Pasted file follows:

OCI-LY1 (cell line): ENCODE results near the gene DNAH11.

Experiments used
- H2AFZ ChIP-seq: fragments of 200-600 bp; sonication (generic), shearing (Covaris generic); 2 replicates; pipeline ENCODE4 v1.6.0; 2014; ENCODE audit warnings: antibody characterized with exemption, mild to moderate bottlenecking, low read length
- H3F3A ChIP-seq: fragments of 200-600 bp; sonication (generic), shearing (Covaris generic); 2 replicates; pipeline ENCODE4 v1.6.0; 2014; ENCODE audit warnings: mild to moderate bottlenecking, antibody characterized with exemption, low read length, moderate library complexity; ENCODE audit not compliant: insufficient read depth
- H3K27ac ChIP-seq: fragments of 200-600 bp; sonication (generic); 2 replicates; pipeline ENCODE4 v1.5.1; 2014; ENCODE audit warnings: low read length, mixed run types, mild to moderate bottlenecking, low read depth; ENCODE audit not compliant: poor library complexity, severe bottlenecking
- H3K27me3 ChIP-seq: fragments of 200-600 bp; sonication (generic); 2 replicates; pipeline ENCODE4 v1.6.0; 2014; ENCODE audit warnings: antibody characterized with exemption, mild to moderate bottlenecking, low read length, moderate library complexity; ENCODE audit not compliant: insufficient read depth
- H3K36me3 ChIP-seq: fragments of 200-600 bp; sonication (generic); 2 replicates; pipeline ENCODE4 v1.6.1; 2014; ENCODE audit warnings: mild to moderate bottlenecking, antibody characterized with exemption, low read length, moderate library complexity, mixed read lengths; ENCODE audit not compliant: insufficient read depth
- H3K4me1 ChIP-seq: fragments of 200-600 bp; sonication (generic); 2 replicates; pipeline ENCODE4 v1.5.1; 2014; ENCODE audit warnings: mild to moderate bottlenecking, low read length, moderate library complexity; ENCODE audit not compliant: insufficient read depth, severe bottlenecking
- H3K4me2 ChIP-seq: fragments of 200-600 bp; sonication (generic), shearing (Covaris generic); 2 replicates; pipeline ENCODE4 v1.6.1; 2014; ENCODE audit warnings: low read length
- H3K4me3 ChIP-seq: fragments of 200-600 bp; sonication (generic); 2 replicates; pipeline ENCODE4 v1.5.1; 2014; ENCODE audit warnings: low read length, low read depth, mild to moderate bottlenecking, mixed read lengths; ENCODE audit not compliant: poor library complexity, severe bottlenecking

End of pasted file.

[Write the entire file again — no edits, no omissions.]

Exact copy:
OCI-LY1 (cell line): ENCODE results near the gene DNAH11.

Experiments used
- H2AFZ ChIP-seq: fragments of 200-600 bp; sonication (generic), shearing (Covaris generic); 2 replicates; pipeline ENCODE4 v1.6.0; 2014; ENCODE audit warnings: antibody characterized with exemption, mild to moderate bottlenecking, low read length
- H3F3A ChIP-seq: fragments of 200-600 bp; sonication (generic), shearing (Covaris generic); 2 replicates; pipeline ENCODE4 v1.6.0; 2014; ENCODE audit warnings: mild to moderate bottlenecking, antibody characterized with exemption, low read length, moderate library complexity; ENCODE audit not compliant: insufficient read depth
- H3K27ac ChIP-seq: fragments of 200-600 bp; sonication (generic); 2 replicates; pipeline ENCODE4 v1.5.1; 2014; ENCODE audit warnings: low read length, mixed run types, mild to moderate bottlenecking, low read depth; ENCODE audit not compliant: poor library complexity, severe bottlenecking
- H3K27me3 ChIP-seq: fragments of 200-600 bp; sonication (generic); 2 replicates; pipeline ENCODE4 v1.6.0; 2014; ENCODE audit warnings: antibody characterized with exemption, mild to moderate bottlenecking, low read length, moderate library complexity; ENCODE audit not compliant: insufficient read depth
- H3K36me3 ChIP-seq: fragments of 200-600 bp; sonication (generic); 2 replicates; pipeline ENCODE4 v1.6.1; 2014; ENCODE audit warnings: mild to moderate bottlenecking, antibody characterized with exemption, low read length, moderate library complexity, mixed read lengths; ENCODE audit not compliant: insufficient read depth
- H3K4me1 ChIP-seq: fragments of 200-600 bp; sonication (generic); 2 replicates; pipeline ENCODE4 v1.5.1; 2014; ENCODE audit warnings: mild to moderate bottlenecking, low read length, moderate library complexity; ENCODE audit not compliant: insufficient read depth, severe bottlenecking
- H3K4me2 ChIP-seq: fragments of 200-600 bp; sonication (generic), shearing (Covaris generic); 2 replicates; pipeline ENCODE4 v1.6.1; 2014; ENCODE audit warnings: low read length
- H3K4me3 ChIP-seq: fragments of 200-600 bp; sonication (generic); 2 replicates; pipeline ENCODE4 v1.5.1; 2014; ENCODE audit warnings: low read length, low read depth, mild to moderate bottlenecking, mixed read lengths; ENCODE audit not compliant: poor library complexity, severe bottlenecking